Tuesday, May 02, 2006

Aloha story - Newport Mercury 3/29/06 - full text

Greetings from Aloha

Happy to meet Aloha. Say hello to an ear-pleasing fresh sound from, from left, Matthew Gengler, T.J. Lipple, Tony Cavallario, Cale Parks. CONTRIBUTED PHOTOGRAPH BY SHAWN BRACKBILL

With The First Annual, Cutlass & The Hot Sexest
Sun., 4-2, 3-6 p.m.
Behind the Student Union, Roger Williams University, One Old Ferry Road, Bristol
Free and open to the public


The word "aloha" often is used as a greeting. In the case of the band Aloha, that's what they hope to be doing on their current tour.

"We're trying to expose as many people to us as we can," said Tony Cavallario, Aloha's 28-year-old singer/guitarist/keyboardist. Cavallario was escaping the 30-degree chill in his tour van outside a Lexington, Ky., club last Tuesday evening when reached by phone. The prog-infused indie rock band would be sharing the stage with the band Swearing At Motorists later that night, part of a club sweep it was doing to warm up for a 50-odd date U.S. tour in support of its upcoming fourth album, "Some Echoes" (on the Polyvinyl Records label).

While the band has hit the road extensively - albeit randomly - since its inception in 1997, Cavallario said that this is the first time Aloha has focused on taking the band to the next level, career-wise.

"When we play live, we're always full throttle... (but) what we're doing is finally following the advice that the indie rock industry has given all along," Cavallario said - namely, record an album, release it, then tour in support of it. "The alternative would be to sit back and hope someone happens to decide that we're the next big thing. By 'next big thing,' I don't mean that we're expecting to become the next Pearl Jam. I mean an art rock band that sells 20,000 copies (of the new record)."

"Art rock" is probably the most concise summation of the Aloha sound. At the core is a four-piece rock band - guitar, bass, drums and keyboards - but the tunes are highlighted with vibes, mellotron, organ, marimba and Casio, and band members aren't afraid to play around with unusual time signatures. There are moments on "Some Echoes" when it's clear that these guys have at least one Yes album among them, but they never come off as rank imitators of the prog genre, especially in terms of the excess, sonically and otherwise. "We don't go on stage wearing capes," Cavallario noted with a laugh.

Deep down, Aloha makes adventurous pop songs, and the 10 cuts on "Some Echoes," which clocks in just shy of 40 minutes, hint at the variety of influences at play. On one tune, you might be reminded of the psychedelic post-punk of bands like XTC, on another you may detect an affinity for '60s pop along the lines of the Beach Boys, and on yet another you'll realize why it makes sense that they've been compared in the past to singer-songwriters like Rufus Wainwright.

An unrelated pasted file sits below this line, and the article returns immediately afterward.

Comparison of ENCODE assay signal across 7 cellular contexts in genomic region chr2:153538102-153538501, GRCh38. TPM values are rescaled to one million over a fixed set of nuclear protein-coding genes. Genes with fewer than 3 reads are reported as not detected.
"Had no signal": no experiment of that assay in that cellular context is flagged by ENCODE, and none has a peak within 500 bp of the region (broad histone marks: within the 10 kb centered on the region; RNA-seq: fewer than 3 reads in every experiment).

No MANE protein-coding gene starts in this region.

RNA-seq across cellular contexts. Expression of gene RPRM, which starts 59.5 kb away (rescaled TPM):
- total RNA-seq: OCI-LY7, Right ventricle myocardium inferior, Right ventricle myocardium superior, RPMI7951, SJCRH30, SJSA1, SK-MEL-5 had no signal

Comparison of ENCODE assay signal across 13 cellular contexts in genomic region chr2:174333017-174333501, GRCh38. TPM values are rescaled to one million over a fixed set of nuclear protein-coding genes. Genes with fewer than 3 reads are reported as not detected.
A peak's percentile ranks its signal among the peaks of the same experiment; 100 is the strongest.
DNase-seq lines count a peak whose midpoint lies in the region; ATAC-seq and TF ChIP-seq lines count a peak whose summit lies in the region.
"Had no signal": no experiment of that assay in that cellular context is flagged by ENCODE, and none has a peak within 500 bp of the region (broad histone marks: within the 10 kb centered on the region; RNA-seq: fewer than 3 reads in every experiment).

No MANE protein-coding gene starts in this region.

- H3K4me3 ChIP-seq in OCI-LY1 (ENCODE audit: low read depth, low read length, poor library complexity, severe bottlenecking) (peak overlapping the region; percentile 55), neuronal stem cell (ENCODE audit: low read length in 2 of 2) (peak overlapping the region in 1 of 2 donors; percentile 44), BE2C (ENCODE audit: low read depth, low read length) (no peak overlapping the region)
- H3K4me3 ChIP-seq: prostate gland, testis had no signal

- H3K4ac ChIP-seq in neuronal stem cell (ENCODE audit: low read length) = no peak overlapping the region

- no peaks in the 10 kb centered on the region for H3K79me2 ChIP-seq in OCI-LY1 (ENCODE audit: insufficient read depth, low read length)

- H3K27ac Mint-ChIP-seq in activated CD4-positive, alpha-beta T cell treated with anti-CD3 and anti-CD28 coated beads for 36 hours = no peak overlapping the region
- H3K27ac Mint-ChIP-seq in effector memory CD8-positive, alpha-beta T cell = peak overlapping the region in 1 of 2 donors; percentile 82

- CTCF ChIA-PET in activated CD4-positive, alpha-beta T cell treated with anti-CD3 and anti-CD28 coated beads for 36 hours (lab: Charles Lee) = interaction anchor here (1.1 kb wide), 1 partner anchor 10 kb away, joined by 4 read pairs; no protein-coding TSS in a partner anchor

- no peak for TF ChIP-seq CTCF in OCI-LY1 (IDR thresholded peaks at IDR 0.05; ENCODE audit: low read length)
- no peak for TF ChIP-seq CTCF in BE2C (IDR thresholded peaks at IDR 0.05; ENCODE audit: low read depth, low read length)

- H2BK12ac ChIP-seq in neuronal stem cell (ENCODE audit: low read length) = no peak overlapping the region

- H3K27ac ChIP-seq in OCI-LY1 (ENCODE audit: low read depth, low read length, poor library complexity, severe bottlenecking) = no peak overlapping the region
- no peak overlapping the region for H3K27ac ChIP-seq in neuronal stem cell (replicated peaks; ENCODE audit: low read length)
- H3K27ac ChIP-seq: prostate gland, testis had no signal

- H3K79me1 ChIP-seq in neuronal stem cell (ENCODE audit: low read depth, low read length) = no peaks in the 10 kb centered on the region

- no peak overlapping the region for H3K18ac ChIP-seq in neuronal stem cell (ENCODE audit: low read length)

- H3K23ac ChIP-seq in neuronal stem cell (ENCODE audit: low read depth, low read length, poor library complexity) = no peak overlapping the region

"We all appreciate jazz and instrumentally intense music," Cavallario said. "A lot of what we listen to is for education as much as enjoyment. We are definitely scavengers in that sense."

Over the years, Aloha has developed a reputation for improvisation, but Cavallario said that the songs in their live set are not going to stray the point where they are unrecognizable.

"We try to stay pretty faithful to the songs," he said. "A lot of the improvisation happens when we're going from one song from the next. There's definitely room for new things - you need to have some flexibility when you're playing the same songs night after night, otherwise we're going to get bored as shit."

For Aloha, putting together a tour is slightly more of a logistical challenge than it might be for a local act that scrapes up some dough, piles their gear into a van and hits the road. Cavallario, who often works for newspapers, lives in Rochester, N.Y. Bass player/co-founder Matthew Gengler, 31, lives in Cleveland and is pursuing a library degree. Drummer/keyboardist Cale Parks, 26, calls Cincinnati home when he's not recording or touring with indie giants Joan Of Arc and Cex. And keyboardist/marimba player/drummer T.J. Lipple, 28, lives in Arlington, Va., where he runs the recording studio Silver Sonya, along with Chad Clark of Beauty Pill.

"It's hard to leave our lives and spouses behind," Cavallario said. "But when we get in the van, there is definitely a brotherhood that we've developed from playing together. The fact that we're focused on a goal this time, it feels like work, it feels like being productive.

"I love to play live," Cavallario said when asked if he had a preference when it came to touring versus recording. "I am totally comfortable on stage. But it's sort of a fleeting thing. You play a show and then you move on. Recording is forever. The gravity of that is what gets me. Recording is where Aloha can really make our mark. It's a great feeling to make a record."


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